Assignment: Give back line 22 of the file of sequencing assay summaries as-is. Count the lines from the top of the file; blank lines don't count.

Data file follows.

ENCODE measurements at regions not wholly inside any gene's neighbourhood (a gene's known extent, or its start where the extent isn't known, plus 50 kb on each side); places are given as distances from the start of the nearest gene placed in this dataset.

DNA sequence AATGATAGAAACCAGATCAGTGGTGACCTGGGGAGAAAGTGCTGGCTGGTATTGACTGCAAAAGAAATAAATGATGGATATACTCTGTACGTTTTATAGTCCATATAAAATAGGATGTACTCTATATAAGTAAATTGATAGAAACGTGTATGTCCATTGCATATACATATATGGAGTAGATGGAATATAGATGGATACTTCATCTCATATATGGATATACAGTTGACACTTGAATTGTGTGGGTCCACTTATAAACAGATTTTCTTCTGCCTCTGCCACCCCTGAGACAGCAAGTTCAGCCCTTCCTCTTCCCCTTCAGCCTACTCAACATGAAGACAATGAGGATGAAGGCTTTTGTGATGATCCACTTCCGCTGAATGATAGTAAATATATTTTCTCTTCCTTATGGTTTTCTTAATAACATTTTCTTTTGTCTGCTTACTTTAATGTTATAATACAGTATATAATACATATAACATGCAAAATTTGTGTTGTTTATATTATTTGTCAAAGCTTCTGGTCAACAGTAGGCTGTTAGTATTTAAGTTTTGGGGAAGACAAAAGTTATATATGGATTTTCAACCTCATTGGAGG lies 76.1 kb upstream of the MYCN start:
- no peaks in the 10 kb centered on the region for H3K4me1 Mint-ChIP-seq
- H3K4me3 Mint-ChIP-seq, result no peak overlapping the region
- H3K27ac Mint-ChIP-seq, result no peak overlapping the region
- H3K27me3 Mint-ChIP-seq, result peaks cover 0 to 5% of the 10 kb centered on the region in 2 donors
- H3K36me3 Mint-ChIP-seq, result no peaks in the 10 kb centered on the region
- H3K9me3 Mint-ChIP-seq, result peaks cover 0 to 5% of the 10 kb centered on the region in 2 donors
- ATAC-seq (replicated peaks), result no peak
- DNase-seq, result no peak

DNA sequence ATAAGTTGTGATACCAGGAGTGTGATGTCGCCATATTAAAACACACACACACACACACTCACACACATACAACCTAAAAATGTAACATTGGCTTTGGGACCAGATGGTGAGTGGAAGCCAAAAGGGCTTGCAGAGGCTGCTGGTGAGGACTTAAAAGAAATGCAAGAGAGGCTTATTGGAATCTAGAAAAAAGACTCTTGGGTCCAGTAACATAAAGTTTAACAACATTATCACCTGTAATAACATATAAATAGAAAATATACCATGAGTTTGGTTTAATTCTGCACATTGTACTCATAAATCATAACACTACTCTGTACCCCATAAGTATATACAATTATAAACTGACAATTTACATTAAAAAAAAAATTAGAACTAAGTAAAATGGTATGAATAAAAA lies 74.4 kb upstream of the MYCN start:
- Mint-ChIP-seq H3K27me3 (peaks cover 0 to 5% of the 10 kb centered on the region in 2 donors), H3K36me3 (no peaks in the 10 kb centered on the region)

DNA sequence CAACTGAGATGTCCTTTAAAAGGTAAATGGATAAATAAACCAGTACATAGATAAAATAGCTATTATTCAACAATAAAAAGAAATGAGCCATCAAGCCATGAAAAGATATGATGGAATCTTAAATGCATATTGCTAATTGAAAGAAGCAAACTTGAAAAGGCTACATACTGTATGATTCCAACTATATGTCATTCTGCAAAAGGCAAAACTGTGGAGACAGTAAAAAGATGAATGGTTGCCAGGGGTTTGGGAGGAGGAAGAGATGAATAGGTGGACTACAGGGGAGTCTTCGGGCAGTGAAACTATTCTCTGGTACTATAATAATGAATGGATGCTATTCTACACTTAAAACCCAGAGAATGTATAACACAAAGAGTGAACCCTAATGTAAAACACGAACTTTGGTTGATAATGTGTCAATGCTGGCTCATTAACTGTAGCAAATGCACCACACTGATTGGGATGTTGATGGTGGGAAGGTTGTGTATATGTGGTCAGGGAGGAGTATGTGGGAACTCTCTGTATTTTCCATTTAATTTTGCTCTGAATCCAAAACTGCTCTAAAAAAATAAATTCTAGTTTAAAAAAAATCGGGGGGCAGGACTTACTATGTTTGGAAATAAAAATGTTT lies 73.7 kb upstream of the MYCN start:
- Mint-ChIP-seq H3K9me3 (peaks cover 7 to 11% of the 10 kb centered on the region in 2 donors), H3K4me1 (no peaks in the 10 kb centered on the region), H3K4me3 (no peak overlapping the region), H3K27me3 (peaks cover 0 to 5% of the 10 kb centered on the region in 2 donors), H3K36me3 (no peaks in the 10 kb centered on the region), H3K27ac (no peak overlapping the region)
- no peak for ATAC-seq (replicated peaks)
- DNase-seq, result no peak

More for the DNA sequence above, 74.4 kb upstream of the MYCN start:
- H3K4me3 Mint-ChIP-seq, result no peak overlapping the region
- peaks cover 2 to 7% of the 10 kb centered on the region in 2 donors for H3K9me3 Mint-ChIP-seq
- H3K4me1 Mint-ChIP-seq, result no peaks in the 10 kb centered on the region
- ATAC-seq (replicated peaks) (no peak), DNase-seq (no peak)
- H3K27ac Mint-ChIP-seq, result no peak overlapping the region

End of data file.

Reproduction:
- H3K27ac Mint-ChIP-seq, result no peak overlapping the region